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ce">[133] The Maharashtra Airport Development Company (MADC) was set up in 2002 to take up development of airports in the state that are not under the AAI or the Maharashtra Industrial Development Corporation (MIDC). MADC is playing the lead role in the planning and implementation of the Multi-modal International Cargo Hub and Airport at Nagpur (MIHAN) project.[134] Almost all the major cities of Maharashtra have airports. CSIA (formerly Bombay International Airport) and Juhu Airport are the two airports in Mumbai. The two other international airports are Pune International Airport and Dr. Babasaheb Ambedkar International Airport (Nagpur). Flights are operated by both private and government airline companies. Additional smaller airports include Aurangabad, Akola, Amravati, Baramati, Chandrapur, Dhule, Gondia, Jalgaon, Karad, Kolhapur, Latur, Nashik, Nanded, Osmanabad, Ratnagiri, Solapur and Yavatmal.[135]

Education and social development

Armed Forces Medical College, Pune, was one of the institutions established after the Indian independence movement

Maharashtra schools are run by the state government or by private organisations, including religious institutions. Instruction is mainly in Marathi, English or Hindi, though Urdu is also used. The secondary schools are affiliated with the Council for the Indian School Certificate Examinations (CISCE), the Central Board for Secondary Education (CBSE), the National Institute of Open School (NIOS) or the Maharashtra State Board of Secondary and Higher Secondary Education. Under the 10+2+3 plan, after completing secondary school, students typically enroll for two years in a junior college, also known as pre-university, or in schools with a higher secondary facility affiliated with the Maharashtra State Board of Secondary and Higher Secondary Education or any central board. Students choose from one of three streams, namely liberal arts, commerce or science. Upon completing the required coursework, students may enroll in general or professional degree programs.

Maharashtra has 24 universities with a turnout of 160,000 Graduates every year.[136][137] Maharashtra has played a pioneering role in the development of the modern education system in India. The University of Mumbai, is the largest university in the world in terms of the number of graduates and has 141 affiliated colleges.[138] People like, Jyotirao Phule, Scottish missionary John Wilson, Bal Gangadhar Tilak, Dhondo Keshav Karve and Bhaurao Patil played a leading role in the setting up of modern schools and colleges in the state.[139][140][141][142] The Deccan College Post-Graduate and Research Institute was established in 1821. The Shreemati Nathibai Damodar Thackersey Women's University, the oldest women's liberal arts college in South Asia, started its journey in 1916. College of Engineering Pune, established in 1854, is the third oldest college in Asia.[143]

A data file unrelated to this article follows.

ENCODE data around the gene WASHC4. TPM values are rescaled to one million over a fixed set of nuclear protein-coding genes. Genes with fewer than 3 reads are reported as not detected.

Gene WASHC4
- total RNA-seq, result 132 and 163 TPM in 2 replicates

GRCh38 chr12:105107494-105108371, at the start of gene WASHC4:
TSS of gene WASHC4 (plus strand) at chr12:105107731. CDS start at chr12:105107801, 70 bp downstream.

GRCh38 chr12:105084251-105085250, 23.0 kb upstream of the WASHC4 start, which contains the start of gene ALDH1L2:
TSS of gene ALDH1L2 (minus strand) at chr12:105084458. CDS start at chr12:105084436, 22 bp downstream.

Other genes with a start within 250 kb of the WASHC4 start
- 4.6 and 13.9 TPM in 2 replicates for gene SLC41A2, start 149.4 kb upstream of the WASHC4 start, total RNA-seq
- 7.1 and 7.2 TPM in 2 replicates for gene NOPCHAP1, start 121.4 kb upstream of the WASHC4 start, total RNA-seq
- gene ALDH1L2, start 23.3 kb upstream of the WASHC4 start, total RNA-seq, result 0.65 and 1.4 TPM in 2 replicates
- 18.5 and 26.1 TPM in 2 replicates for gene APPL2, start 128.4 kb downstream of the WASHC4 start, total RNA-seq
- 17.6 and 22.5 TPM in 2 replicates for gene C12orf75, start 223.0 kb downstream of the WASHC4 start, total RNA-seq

Nagpur University campus
Entrance gate of Nagpur University, which is nationally renowned

School children in Maharashtra (one laptop per child project)

According to prominent national rankings, 5 to 7 Maharashtra colleges and universities are ranked among the top 20 in India.[144][145][146] Maharashtra is also home to such notable autonomous institutes as Indian Institute of Technology Bombay, Dr. Babasaheb Ambedkar Technological University, Institute of Chemical Technology, Homi Bhabha National Institute , VNIT (Visvesvaraya National Institute of Technology Nagpur ) and Veermata Jijabai Technological Institute (VJTI).[147] These autonomous institutes are ranked as the most difficult colleges in Maharashtra to gain admission to. At the undergraduate level admission to autonomous institutes is extremely competitive. The University of Pune, the National Defence Academy, Film and Television Institute of India, National Film Archives, Armed Forces Medical College and National Chemical Laboratory were established in Pune after the Indian independence movement. Maharashtra has hundreds of other private colleges and universities, including many religious and special-purpose institutions. Most of these were set up in the last thirty years after the State Government of Vasantdada Patil liberalized the Education Sector in 1982.[148] There are also local community colleges with generally more open admission policies, shorter academic programs, and lower tuition.